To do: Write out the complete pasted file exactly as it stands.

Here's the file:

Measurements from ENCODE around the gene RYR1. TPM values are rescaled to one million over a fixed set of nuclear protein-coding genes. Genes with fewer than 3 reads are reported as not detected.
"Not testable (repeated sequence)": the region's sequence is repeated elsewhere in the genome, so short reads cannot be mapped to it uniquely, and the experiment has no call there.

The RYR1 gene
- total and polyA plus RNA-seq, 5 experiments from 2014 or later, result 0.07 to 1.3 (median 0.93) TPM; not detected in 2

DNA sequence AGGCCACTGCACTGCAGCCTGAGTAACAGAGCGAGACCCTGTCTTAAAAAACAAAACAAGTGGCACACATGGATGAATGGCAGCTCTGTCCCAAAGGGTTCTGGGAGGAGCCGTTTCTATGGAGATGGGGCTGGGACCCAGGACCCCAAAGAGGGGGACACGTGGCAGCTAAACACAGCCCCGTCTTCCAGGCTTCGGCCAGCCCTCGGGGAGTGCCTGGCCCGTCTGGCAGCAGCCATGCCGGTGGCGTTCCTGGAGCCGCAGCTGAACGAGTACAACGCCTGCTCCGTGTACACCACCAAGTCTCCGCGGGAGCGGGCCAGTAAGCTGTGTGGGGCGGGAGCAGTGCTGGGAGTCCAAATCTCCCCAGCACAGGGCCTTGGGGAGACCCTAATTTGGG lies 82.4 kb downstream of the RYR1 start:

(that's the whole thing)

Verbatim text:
Measurements from ENCODE around the gene RYR1. TPM values are rescaled to one million over a fixed set of nuclear protein-coding genes. Genes with fewer than 3 reads are reported as not detected.
"Not testable (repeated sequence)": the region's sequence is repeated elsewhere in the genome, so short reads cannot be mapped to it uniquely, and the experiment has no call there.

The RYR1 gene
- total and polyA plus RNA-seq, 5 experiments from 2014 or later, result 0.07 to 1.3 (median 0.93) TPM; not detected in 2

DNA sequence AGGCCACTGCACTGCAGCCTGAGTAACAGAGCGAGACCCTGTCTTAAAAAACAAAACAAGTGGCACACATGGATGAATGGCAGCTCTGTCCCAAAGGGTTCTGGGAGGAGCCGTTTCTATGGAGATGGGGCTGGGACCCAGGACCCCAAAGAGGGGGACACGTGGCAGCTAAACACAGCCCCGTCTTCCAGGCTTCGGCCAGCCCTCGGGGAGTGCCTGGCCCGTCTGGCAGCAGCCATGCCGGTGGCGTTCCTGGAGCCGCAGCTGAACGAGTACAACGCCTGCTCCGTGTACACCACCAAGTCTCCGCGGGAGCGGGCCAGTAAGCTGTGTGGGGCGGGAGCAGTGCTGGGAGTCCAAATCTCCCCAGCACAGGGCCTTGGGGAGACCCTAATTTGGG lies 82.4 kb downstream of the RYR1 start: